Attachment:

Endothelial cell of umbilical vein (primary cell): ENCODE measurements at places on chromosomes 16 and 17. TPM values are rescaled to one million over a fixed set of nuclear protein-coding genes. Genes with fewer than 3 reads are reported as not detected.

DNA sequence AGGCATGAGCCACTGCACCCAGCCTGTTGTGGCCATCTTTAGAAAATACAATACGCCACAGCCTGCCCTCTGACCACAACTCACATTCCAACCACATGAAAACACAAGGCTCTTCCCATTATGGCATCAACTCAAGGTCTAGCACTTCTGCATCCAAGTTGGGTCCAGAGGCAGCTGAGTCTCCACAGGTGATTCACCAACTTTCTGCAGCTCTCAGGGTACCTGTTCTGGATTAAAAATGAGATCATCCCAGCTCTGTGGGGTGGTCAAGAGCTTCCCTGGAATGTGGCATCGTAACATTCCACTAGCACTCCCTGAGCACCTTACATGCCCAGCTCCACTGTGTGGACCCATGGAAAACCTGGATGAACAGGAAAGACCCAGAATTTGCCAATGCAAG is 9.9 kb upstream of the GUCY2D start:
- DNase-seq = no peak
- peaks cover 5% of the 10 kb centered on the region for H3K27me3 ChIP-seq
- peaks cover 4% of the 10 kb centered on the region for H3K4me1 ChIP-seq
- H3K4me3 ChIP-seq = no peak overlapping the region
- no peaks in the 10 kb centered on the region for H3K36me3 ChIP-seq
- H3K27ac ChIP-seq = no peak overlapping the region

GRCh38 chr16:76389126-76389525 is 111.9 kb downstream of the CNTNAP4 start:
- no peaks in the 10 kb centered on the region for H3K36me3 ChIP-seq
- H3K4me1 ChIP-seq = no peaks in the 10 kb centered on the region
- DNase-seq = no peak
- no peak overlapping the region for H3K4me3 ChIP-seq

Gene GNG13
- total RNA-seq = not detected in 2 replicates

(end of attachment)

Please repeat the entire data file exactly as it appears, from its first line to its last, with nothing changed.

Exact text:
Endothelial cell of umbilical vein (primary cell): ENCODE measurements at places on chromosomes 16 and 17. TPM values are rescaled to one million over a fixed set of nuclear protein-coding genes. Genes with fewer than 3 reads are reported as not detected.

DNA sequence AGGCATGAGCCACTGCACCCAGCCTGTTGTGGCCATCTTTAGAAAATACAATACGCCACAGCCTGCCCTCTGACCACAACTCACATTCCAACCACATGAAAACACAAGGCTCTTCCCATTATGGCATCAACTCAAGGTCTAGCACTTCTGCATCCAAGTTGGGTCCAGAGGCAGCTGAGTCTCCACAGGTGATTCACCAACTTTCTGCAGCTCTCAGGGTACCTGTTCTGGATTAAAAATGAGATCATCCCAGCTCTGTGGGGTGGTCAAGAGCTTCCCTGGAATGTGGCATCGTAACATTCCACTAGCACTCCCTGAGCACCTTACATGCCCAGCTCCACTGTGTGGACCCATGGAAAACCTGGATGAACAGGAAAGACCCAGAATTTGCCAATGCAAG is 9.9 kb upstream of the GUCY2D start:
- DNase-seq = no peak
- peaks cover 5% of the 10 kb centered on the region for H3K27me3 ChIP-seq
- peaks cover 4% of the 10 kb centered on the region for H3K4me1 ChIP-seq
- H3K4me3 ChIP-seq = no peak overlapping the region
- no peaks in the 10 kb centered on the region for H3K36me3 ChIP-seq
- H3K27ac ChIP-seq = no peak overlapping the region

GRCh38 chr16:76389126-76389525 is 111.9 kb downstream of the CNTNAP4 start:
- no peaks in the 10 kb centered on the region for H3K36me3 ChIP-seq
- H3K4me1 ChIP-seq = no peaks in the 10 kb centered on the region
- DNase-seq = no peak
- no peak overlapping the region for H3K4me3 ChIP-seq

Gene GNG13
- total RNA-seq = not detected in 2 replicates